For cancer survivors, having an optimistic illness perception (IP) was found to be associated with lower mortality and higher measures of health-related quality of life (HR-QoL) compared with pessimistic IPs, even if the perception is unrealistic, according to a study published in Cancer on behalf of the American Cancer Society.
A team of researchers used data from the population-based Patient Reported Outcomes Following Initial treatment and Long term Evaluation of Survivorship (PROFILES) registry to determine cancer survivor subgroups based on IPs and prognosis, as well as to evaluate the association between HR-QoL and survival rates in these subgroups.
Included in the analysis were 2457 cancer survivors who had received a diagnosis of colon, rectal, prostate, endometrial, or ovarian cancer or non-Hodgkin lymphoma within the past 5 years. IP and prognosis data were used to categorize patients into subgroups: realistic (IPs and prognosis were consistent), optimistic (IPs more positive based on prognosis), and pessimistic (IPs more negative based on prognosis).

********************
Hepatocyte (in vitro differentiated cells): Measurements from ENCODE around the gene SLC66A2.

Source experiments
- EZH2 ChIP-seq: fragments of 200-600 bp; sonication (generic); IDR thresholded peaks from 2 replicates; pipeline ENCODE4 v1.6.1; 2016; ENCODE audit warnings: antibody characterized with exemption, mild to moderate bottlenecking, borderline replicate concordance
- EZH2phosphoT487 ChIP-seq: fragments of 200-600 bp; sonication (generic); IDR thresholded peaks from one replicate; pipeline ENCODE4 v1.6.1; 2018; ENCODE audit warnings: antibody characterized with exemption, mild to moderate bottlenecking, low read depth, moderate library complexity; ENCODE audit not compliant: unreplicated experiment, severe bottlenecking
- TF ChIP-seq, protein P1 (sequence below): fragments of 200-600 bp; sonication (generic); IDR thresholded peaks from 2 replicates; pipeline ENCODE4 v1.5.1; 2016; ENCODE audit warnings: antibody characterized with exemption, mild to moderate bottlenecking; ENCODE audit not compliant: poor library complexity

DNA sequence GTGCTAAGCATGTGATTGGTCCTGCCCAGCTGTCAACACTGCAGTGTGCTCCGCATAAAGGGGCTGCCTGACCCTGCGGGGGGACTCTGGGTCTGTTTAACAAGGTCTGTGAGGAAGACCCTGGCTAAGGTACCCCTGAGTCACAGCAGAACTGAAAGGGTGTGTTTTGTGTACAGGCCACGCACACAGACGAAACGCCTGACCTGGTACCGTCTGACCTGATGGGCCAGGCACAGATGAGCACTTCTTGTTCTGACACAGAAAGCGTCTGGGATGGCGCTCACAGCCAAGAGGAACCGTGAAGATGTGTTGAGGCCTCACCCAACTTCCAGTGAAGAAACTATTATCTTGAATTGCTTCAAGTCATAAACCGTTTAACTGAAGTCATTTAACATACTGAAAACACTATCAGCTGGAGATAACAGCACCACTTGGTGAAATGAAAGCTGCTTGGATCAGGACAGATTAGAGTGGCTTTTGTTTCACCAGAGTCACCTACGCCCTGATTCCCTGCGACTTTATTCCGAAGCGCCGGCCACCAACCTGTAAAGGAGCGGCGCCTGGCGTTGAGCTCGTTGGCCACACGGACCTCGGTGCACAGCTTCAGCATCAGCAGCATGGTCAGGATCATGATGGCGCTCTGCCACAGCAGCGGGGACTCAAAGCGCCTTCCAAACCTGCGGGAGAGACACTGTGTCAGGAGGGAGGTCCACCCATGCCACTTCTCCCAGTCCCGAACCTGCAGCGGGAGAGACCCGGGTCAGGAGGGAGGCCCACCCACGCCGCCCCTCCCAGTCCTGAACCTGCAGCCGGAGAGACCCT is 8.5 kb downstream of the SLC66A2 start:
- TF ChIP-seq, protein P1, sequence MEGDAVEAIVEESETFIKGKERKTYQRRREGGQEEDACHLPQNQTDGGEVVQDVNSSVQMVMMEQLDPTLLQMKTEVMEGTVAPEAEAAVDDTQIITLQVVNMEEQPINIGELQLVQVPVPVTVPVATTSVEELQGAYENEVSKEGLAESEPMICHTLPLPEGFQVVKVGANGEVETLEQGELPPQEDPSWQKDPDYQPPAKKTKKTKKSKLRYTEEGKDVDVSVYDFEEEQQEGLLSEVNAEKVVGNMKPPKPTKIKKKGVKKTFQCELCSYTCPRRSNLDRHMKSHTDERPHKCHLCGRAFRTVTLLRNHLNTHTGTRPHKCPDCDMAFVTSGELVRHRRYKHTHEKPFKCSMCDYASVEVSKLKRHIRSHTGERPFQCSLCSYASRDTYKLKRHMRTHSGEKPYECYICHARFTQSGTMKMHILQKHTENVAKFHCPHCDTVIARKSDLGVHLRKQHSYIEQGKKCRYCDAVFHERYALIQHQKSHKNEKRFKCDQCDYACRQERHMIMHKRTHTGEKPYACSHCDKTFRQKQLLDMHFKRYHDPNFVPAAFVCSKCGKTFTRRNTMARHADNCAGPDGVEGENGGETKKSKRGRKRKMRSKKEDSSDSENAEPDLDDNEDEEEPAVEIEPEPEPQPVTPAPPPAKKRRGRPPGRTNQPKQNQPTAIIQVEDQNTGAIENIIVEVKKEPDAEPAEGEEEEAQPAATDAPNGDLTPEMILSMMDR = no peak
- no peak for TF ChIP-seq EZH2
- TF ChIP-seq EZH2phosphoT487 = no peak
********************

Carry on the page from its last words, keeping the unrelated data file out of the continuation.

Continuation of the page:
Compared with cancer survivors who had realistic IPs (n = 1230), survivors with optimistic IPs (n = 582) had higher HR-QoL scores and lower all-cause mortality (hazard ratio [HR], 0.72). In addition, survivors with pessimistic IPs had lower HR-QoL scores and higher all-cause mortality (HR, 1.52).
de Rooij BH, Thong MSY, van Roij J, Bonhof CS, Husson O, Ezendam NPM. Optimistic, realistic, and pessimistic illness perceptions; quality of life; and survival among 2457 cancer survivors: the population-based PROFILES registry [published online September 7, 2018]. Cancer. doi: 10.1002/cncr.31634